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Foraging characteristics of an assemblage of four Sumatran hornbill species

Published online by Cambridge University Press:  03 August 2005

Wildlife Conservation Society — Indonesia Program, Jln. Pangrango No. 8, P.O. Box 311, Bogor 16003, Indonesia. E-mail:
Wildlife Conservation Society — Indonesia Program, Jln. Pangrango No. 8, P.O. Box 311, Bogor 16003, Indonesia. E-mail: Wildlife Conservation Society — Asia Program, 2300 Southern Blvd., Bronx, NY 10460, U.S.A
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This study examines the diets of four hornbill species (Bushy-crested Hornbill Anorrhinus galeritus, Wreathed Hornbill Aceros undulatus, Rhinoceros Hornbill Buceros rhinoceros and Helmeted Hornbill Buceros vigil) common within our 9 km2 study area in the Bukit Barisan Selatan National Park, Sumatra, Indonesia. Line transects and opportunistic sampling were used over one year to collect feeding data, including the tree species and strata in which birds fed, diet items, fruit characteristics and tree crop size. Hornbills fed on 64 species. Figs, non-fig fruits and animals comprised 23.4% (n = 15 species) 51.6% (n = 33 species) and 25% (n = 16 species) of the diet, respectively. Although there was overlap among the diets of the four species, only B. rhinoceros and B. vigil had a statistically significant overlap, primarily due to high fig consumption by both species. B. vigil fed almost exclusively on figs (98.6% of the diet) and a small proportion of animals (1.4%) while 23.1% of the B. rhinoceros diet comprised non-fig fruits and animals (23.1%), with 76.9% figs. A. galeritus and A. undulatus had distinct diets with drupaceous, oily fruits comprising 66.7% and 64.4% of the diets, respectively. We found no significant relationship between the numbers of hornbills visiting fruiting trees and the characteristics of the fruit (weight, length and width). However, maximum crop sizes of diet species significantly influenced the number of feeding hornbills. Hornbill species also differed in the strata in which they fed. A. galeritus and B. rhinoceros were seen in the middle of the canopy 56% and 50.8% of the time, respectively while A. undulatus and B. vigil were observed more frequently in the upper canopy (50% and 74.3% of the time, respectively). The lower part of the canopy was used infrequently by all species. This study suggests that the four hornbill species in our study partition food resources by food type and/or feeding location.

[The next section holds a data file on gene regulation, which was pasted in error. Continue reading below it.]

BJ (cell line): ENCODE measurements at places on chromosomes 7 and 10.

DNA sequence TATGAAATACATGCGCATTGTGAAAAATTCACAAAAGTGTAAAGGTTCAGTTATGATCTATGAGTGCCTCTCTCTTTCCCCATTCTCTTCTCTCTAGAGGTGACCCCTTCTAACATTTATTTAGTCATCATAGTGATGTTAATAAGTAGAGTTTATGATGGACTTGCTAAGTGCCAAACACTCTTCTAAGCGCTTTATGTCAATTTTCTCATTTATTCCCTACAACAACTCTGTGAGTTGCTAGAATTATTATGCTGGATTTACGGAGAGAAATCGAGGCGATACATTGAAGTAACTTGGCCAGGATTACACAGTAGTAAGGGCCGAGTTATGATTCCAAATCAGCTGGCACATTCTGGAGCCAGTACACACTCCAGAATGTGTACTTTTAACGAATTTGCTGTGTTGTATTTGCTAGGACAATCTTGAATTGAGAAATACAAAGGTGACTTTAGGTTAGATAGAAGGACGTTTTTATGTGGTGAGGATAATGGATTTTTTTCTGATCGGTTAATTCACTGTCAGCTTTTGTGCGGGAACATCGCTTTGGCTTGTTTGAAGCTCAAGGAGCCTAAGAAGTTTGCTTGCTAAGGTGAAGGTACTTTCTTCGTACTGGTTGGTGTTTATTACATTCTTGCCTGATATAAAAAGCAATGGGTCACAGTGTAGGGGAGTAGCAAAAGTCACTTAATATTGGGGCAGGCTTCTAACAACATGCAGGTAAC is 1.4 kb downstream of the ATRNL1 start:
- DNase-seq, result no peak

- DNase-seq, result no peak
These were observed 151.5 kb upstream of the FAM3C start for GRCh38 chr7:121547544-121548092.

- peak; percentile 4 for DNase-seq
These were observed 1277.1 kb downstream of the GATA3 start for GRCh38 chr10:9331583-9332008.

Research Article
© BirdLife International 2004